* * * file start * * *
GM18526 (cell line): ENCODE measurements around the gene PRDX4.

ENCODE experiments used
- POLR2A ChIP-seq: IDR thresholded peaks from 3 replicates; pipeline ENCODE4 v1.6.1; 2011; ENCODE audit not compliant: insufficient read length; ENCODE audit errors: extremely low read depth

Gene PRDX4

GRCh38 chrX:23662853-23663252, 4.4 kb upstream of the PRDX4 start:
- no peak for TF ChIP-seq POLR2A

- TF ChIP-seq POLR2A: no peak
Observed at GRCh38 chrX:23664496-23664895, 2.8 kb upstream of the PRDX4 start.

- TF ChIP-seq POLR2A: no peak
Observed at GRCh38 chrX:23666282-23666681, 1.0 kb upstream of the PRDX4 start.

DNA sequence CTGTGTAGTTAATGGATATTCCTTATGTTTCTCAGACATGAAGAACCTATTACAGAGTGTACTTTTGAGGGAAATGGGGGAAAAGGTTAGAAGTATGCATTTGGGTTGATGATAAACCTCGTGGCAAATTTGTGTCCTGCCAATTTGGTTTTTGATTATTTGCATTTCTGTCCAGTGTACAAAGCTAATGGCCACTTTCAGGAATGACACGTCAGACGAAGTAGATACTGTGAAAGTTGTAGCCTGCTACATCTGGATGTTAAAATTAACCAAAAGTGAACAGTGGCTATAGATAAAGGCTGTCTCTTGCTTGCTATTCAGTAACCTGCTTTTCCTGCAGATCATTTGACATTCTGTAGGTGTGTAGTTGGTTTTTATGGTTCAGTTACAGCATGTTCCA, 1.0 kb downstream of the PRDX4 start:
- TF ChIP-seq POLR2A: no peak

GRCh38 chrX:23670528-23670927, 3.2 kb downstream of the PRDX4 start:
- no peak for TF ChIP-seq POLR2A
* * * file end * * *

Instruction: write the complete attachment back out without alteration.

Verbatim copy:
GM18526 (cell line): ENCODE measurements around the gene PRDX4.

ENCODE experiments used
- POLR2A ChIP-seq: IDR thresholded peaks from 3 replicates; pipeline ENCODE4 v1.6.1; 2011; ENCODE audit not compliant: insufficient read length; ENCODE audit errors: extremely low read depth

Gene PRDX4

GRCh38 chrX:23662853-23663252, 4.4 kb upstream of the PRDX4 start:
- no peak for TF ChIP-seq POLR2A

- TF ChIP-seq POLR2A: no peak
Observed at GRCh38 chrX:23664496-23664895, 2.8 kb upstream of the PRDX4 start.

- TF ChIP-seq POLR2A: no peak
Observed at GRCh38 chrX:23666282-23666681, 1.0 kb upstream of the PRDX4 start.

DNA sequence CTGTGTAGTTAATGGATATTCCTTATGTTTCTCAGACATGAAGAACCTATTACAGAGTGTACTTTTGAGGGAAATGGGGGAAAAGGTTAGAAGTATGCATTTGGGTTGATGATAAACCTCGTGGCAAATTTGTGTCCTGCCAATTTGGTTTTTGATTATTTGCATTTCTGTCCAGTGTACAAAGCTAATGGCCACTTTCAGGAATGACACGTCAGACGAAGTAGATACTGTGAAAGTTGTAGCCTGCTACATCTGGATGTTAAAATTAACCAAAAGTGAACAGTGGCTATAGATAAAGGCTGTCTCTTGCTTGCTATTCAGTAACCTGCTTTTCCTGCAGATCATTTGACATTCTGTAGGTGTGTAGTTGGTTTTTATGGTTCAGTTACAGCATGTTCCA, 1.0 kb downstream of the PRDX4 start:
- TF ChIP-seq POLR2A: no peak

GRCh38 chrX:23670528-23670927, 3.2 kb downstream of the PRDX4 start:
- no peak for TF ChIP-seq POLR2A